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Region sees spike in COVID-19 cases, boost in amount of testing

Waterloo Region has seen in spike in the number of cases of COVID-19, though that may be related to an increase in testing.

As of Monday morning, Public Health reported 503 confirmed cases in the region, including a large outbreak at the Forest Heights Revera long-term care home in Kitchener, where there were 141 positive cases – 101 residents and 40 staff members. There have been 11 fatalities there, part of a total of 27 coronavirus-related deaths.

In regard to overall trends, there are currently 14 long term care homes or retirement homes being monitored for the virus. Three long-term care homes have had their outbreaks declared over, said acting medical officers of health Dr. Hsiu-Li Wang after expressing her condolences to the families of the deceased in this morning’s video press conference.

Since Friday’s update the current total of positive cases has grown to 503 confirmed cases from 488.

“We expect to continue to see significant increases in the number of confirmed cases in the coming days as a result of expanded testing,” said Wang.

Twenty-five of those infected are currently in hospital. Some 273 people are self-isolating at home, while another 169 cases have been resolved (34 per cent), while that status of nine more cases is still pending.

Some 65 per cent of cases in the region involve women, with 33 per cent of those afflicted being men. People over the age of 80 make up 22 per cent of the cases, followed by those in their 50s at 19 per cent. The next highest group is those in their 40s (14 per cent), followed by those in their 20s (12 per cent), 60s (12 per cent), 30s (10 per cent) and 70s (nine per cent). Those under the age of 20 make up one per cent of cases.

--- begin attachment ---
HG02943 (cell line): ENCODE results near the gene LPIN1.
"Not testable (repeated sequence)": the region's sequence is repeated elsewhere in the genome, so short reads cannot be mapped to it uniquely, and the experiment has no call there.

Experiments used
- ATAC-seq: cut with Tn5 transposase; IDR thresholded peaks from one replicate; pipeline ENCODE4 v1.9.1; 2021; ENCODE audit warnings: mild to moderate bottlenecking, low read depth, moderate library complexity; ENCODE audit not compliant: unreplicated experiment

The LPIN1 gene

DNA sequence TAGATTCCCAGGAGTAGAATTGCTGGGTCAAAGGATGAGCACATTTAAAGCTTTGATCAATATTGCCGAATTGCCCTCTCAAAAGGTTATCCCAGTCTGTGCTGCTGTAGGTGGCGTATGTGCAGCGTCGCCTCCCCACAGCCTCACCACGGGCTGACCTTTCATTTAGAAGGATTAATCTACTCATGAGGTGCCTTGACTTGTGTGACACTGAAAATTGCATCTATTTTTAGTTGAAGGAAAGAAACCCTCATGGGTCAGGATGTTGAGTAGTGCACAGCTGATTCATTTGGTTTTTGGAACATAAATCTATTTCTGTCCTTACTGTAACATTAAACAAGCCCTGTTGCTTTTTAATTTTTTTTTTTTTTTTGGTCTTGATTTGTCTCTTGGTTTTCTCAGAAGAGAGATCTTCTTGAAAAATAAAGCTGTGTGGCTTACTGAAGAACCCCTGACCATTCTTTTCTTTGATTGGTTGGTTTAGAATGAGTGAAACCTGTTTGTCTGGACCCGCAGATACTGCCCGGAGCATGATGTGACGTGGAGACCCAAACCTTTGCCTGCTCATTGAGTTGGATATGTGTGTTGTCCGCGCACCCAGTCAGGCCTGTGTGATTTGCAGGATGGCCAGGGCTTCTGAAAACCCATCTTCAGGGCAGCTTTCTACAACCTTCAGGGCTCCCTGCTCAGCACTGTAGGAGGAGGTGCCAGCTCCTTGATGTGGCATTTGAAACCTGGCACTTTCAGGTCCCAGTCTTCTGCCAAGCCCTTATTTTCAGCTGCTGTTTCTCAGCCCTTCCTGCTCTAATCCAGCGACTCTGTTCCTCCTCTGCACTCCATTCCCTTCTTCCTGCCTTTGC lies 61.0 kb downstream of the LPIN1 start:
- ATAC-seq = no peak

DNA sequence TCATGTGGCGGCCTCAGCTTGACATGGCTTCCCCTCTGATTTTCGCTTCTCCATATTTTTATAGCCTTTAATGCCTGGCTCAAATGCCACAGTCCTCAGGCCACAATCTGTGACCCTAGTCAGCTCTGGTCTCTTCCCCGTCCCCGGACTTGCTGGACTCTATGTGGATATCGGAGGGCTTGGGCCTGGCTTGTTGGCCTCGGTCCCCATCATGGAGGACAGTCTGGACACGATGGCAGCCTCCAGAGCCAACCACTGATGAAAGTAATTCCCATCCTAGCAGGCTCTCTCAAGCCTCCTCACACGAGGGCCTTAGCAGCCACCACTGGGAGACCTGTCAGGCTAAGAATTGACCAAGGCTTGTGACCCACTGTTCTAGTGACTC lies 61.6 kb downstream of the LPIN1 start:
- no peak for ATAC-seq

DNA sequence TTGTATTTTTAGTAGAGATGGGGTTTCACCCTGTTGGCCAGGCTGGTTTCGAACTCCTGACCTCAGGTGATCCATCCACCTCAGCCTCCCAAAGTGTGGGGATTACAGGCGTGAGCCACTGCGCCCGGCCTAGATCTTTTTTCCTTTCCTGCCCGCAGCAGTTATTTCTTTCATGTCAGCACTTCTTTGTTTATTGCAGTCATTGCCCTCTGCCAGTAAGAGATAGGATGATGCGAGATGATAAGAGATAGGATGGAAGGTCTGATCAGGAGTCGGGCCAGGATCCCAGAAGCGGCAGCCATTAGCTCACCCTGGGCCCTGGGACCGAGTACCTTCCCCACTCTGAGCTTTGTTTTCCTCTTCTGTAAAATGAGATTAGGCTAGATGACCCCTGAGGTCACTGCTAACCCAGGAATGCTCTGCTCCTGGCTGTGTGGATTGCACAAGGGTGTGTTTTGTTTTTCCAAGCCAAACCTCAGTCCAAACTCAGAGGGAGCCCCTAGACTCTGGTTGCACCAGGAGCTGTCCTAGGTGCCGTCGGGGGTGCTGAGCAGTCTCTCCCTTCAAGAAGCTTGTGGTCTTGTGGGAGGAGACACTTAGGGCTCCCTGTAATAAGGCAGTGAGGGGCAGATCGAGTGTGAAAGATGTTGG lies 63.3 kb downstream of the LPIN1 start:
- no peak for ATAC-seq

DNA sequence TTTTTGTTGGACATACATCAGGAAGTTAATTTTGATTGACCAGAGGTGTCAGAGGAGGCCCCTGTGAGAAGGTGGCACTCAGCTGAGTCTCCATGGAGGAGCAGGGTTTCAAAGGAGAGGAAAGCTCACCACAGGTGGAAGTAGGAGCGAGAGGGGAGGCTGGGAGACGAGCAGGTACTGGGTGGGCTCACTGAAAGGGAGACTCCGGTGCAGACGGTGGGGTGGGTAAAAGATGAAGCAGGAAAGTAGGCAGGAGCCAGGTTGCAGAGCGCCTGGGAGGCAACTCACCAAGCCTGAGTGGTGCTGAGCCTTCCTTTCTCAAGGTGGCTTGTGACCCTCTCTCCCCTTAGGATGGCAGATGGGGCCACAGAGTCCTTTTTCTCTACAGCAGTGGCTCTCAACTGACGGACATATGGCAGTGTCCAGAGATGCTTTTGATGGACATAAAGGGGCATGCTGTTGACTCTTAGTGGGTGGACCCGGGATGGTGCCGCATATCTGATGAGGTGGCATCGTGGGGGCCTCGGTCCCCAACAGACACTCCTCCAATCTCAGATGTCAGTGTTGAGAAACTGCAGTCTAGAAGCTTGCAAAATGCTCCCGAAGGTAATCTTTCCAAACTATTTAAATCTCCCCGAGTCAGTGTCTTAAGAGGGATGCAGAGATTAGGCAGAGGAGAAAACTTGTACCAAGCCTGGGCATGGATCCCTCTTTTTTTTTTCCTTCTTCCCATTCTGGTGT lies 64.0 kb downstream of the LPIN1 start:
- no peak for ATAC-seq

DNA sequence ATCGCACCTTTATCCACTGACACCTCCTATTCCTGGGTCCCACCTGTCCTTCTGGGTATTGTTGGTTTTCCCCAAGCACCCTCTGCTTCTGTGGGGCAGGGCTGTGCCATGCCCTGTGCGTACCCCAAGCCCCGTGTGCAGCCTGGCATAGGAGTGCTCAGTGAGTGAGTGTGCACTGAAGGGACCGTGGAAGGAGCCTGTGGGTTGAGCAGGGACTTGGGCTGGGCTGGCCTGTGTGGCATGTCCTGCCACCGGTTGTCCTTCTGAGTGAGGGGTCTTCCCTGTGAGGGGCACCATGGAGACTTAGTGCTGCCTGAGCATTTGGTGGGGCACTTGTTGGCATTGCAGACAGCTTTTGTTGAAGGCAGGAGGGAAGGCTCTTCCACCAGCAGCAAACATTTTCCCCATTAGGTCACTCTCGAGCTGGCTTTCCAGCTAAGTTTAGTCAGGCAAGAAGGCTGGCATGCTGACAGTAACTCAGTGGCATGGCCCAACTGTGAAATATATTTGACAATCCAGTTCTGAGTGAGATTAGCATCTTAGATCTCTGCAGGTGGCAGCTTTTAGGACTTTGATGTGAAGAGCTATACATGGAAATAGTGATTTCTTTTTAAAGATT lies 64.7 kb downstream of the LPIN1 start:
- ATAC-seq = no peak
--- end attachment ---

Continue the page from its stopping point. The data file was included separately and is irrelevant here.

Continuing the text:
At Monday’s brief, chief administrative officer Mike Murray provided updates on the emergency childcare benefit, as well as public transit.

Since its inception, there have been 210 applicants for the emergency childcare benefit for a total of 310 children. The province has loosened restrictions on who is eligible for the benefit. “We got new directives from the province. … On Friday night, the province expanded the list of eligible workers whose families whose children are eligible for emergency childcare. So they expanded that list to include employees such as those who are working in shelters, developmental services, residential services, and, and others. Families of people working in those areas as well as anybody who’s In an essential or critical service, their families are eligible for emergency childcare,” explained Murray.

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